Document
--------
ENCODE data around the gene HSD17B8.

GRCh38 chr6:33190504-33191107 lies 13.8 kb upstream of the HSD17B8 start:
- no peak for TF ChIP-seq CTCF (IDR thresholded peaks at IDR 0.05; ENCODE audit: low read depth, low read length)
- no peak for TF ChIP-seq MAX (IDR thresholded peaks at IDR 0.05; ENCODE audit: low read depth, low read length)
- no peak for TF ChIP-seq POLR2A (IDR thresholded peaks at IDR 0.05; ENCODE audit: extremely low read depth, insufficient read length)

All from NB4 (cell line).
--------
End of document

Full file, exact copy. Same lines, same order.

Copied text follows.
ENCODE data around the gene HSD17B8.

GRCh38 chr6:33190504-33191107 lies 13.8 kb upstream of the HSD17B8 start:
- no peak for TF ChIP-seq CTCF (IDR thresholded peaks at IDR 0.05; ENCODE audit: low read depth, low read length)
- no peak for TF ChIP-seq MAX (IDR thresholded peaks at IDR 0.05; ENCODE audit: low read depth, low read length)
- no peak for TF ChIP-seq POLR2A (IDR thresholded peaks at IDR 0.05; ENCODE audit: extremely low read depth, insufficient read length)

All from NB4 (cell line).